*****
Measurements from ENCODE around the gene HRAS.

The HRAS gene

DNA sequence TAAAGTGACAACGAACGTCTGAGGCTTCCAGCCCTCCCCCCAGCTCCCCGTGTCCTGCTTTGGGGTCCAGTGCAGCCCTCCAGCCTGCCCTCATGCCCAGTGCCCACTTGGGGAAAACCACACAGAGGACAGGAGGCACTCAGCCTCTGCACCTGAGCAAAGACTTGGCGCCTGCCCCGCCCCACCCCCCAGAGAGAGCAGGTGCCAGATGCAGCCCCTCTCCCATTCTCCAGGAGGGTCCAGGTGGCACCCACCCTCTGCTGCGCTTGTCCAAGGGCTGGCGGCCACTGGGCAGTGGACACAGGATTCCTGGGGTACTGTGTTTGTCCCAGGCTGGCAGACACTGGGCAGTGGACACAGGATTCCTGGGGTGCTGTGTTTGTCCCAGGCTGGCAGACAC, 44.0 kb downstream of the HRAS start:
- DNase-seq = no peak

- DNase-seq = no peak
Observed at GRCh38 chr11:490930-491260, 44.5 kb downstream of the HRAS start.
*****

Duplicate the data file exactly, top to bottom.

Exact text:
Measurements from ENCODE around the gene HRAS.

The HRAS gene

DNA sequence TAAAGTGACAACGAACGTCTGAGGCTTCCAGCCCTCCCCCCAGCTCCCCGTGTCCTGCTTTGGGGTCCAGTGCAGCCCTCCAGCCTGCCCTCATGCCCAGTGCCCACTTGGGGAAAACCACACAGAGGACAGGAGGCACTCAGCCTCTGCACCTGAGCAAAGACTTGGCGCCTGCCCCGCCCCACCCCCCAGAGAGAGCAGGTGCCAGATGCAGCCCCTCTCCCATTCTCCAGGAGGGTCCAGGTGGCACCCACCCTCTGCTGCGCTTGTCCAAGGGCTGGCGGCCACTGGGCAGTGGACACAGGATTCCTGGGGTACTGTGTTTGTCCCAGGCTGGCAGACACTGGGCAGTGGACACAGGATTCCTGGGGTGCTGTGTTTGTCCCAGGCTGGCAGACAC, 44.0 kb downstream of the HRAS start:
- DNase-seq = no peak

- DNase-seq = no peak
Observed at GRCh38 chr11:490930-491260, 44.5 kb downstream of the HRAS start.